The “Bonsai Kit”

I became interested in bonsai first as a youngster, back in the 60s. I was probably ten or twelve years old, and there was this ad for a bonsai kit, most likely in a comic book.

My parents had the old Sunset gardening book on the shelf, and in it was this photo of a stunning Japanese beech tree no more than a foot and a half tall.

I was mesmerized. It looked just like a real tree, except it was tiny by comparison.

I couldn’t figure out what they’d done with the tree’s taproot, what with that shallow pot and all, and I “knew” a tree would die without a taproot. Ah, the ignorance of youth.

Well, I got the kit. What was in it looked nothing like the picture on the box, which was clearly a bonsai. The “kit” was a plastic pot, a packet of potting soil, a few pine tree seeds, and a short length of wire. I dutifully planted the seeds in the soil in the pot, watered and waited.

Nothing ever happened. End of the “Bonsai Kit.” But not the end of interest in bonsai ….

Over 20 Years Ago …

It was 1986, and I took a business trip to San Antonio, Texas. The old interest in bonsai had stirred again, thanks in large measure to The Karate Kid, and while I was in San Antonio I took the opportunity to drive out to the Bonsai Farm. Now that was an experience. All I could think about Leonard Sorge was, “This guy is living the life I want to live.” I spent maybe an hour there just looking at the bonsai he had. I was in awe. Before I left I bought a couple of issues of International Bonsai, Bill Valavanis’ wonderful magazine, which I poured over during my flight back home.

I was hooked, but I still didn’t have any trees. That Christmas I was given a green mound juniper “mallsai” as a present. And that finally did it. I set out collecting native trees growing near my home, and before you knew it I had a few dozen specimens on their way to styling – or death at my hands. Well, that’s how you learn.

It didn’t take me long to figure out it was going to cost money to pursue bonsai as a hobby, so I figured it needed to be self-supporting. I was in the bonsai business. I called the venture Woodview Gardens, and ran it from 1988 through 1994. During that time I collected and shipped several hundred really nice specimens to hobbyists all over the country. I also helped re-start my local bonsai club, and attended as many meetings as I could of the other clubs in South Louisiana.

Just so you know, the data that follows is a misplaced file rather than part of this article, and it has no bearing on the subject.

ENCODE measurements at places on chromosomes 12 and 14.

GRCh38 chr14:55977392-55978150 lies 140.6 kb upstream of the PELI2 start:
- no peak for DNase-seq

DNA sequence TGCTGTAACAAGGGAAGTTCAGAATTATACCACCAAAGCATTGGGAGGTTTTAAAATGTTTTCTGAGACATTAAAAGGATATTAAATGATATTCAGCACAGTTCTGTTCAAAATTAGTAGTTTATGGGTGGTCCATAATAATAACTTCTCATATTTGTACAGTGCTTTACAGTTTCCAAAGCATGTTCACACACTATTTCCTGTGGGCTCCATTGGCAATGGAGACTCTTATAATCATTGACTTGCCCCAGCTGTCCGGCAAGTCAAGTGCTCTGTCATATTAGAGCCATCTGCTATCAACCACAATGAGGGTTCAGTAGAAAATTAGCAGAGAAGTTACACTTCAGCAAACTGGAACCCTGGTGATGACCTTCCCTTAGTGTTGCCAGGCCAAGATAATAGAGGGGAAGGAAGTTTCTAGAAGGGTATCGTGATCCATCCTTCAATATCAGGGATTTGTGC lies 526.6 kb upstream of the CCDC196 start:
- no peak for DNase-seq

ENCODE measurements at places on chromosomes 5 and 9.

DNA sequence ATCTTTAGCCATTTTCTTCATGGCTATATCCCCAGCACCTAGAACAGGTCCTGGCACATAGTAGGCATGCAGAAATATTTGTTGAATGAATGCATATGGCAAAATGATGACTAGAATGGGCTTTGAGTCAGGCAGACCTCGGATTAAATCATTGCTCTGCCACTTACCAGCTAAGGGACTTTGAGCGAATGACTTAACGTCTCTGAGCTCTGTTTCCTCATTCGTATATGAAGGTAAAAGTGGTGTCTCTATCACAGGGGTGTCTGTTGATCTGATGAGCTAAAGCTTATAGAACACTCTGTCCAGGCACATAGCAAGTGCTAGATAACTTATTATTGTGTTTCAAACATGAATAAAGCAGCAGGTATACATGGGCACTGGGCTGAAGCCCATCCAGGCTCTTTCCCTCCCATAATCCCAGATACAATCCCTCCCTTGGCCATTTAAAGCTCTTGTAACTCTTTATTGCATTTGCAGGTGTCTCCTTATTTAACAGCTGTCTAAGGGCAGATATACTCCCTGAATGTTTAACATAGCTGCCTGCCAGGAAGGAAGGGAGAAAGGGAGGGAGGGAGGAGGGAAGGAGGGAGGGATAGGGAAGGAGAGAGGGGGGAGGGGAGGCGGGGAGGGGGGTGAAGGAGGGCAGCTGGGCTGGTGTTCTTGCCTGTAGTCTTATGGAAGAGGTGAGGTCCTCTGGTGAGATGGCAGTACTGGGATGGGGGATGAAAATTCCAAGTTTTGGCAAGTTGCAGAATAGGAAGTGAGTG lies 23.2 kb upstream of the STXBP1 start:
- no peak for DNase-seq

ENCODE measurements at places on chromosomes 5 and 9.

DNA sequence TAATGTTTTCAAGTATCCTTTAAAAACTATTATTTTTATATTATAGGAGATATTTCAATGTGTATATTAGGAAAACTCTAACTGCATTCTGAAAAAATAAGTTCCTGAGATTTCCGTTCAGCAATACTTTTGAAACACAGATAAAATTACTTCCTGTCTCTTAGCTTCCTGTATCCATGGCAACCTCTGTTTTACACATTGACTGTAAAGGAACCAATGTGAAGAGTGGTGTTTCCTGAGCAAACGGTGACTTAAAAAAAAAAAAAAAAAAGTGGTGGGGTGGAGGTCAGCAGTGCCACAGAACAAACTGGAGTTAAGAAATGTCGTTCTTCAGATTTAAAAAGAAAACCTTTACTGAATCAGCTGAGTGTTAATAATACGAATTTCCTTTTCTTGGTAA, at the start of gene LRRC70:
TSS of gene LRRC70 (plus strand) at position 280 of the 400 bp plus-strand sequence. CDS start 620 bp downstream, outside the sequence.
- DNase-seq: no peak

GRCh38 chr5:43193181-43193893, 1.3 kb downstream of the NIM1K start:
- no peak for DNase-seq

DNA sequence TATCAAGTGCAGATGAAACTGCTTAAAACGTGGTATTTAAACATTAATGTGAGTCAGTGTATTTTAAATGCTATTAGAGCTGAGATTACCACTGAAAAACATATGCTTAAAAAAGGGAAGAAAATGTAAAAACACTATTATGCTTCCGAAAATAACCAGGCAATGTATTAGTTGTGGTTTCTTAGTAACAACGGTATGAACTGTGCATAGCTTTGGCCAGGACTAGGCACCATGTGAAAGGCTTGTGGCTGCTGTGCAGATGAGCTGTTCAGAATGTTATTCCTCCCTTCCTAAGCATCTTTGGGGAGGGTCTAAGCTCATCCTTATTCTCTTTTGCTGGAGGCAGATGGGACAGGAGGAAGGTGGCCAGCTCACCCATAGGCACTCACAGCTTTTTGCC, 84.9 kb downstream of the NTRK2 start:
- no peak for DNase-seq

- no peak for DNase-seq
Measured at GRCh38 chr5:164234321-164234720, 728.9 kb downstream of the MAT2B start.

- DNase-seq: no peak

It was a pretty heady time, to tell you the truth. I was immersed in bonsai.

I also wrote quite a few articles for the Journal of the American Bonsai Society, was on the editorial board, and almost accepted the editor’s job. That wasn’t quite meant to be, but the honor of just being offered the job was incredible. I also wrote for Bonsai Clubs International’s journal during those same years.

Looking Back to the 90s…

It’s amazing to me just how intense an experience it was. Here are some of the highlights:

  • I remember doing a lecture-demo for the Greater New Orleans Bonsai Society back in 1991, and had the honor of visiting Vaughn Banting’s personal collection.
  • I watched Guy Guidry demonstrate his amazing skills long before he was internationally known.
  • I got to meet the great John Naka at BCI 92; someone may still have the photo of the two of us (master and “other guy”).
  • I traveled a good bit in the South, doing lecture demos in Dallas, Lake Charles, Shreveport, and elsewhere. Also classes and workshops.
  • And I worked on personal collections from Dallas to Atlanta to Baltimore.

Enter Bonsai South

Personal circumstances forced me to exit the hobby and business in 1994. By 2000 I was ready to return, and so I founded Bonsai South. After a brief hiatus from 2007 to 2009, I got right back out there and started collecting trees again. That’s a bug I can’t (and don’t want to) shake. I absolutely love the hunt. And amazingly enough, I still have customers from 25 years ago who have become customers once again.

So, if you’ll allow me, please take a look at the Bonsai South Gallery. If you have any questions, just email me at

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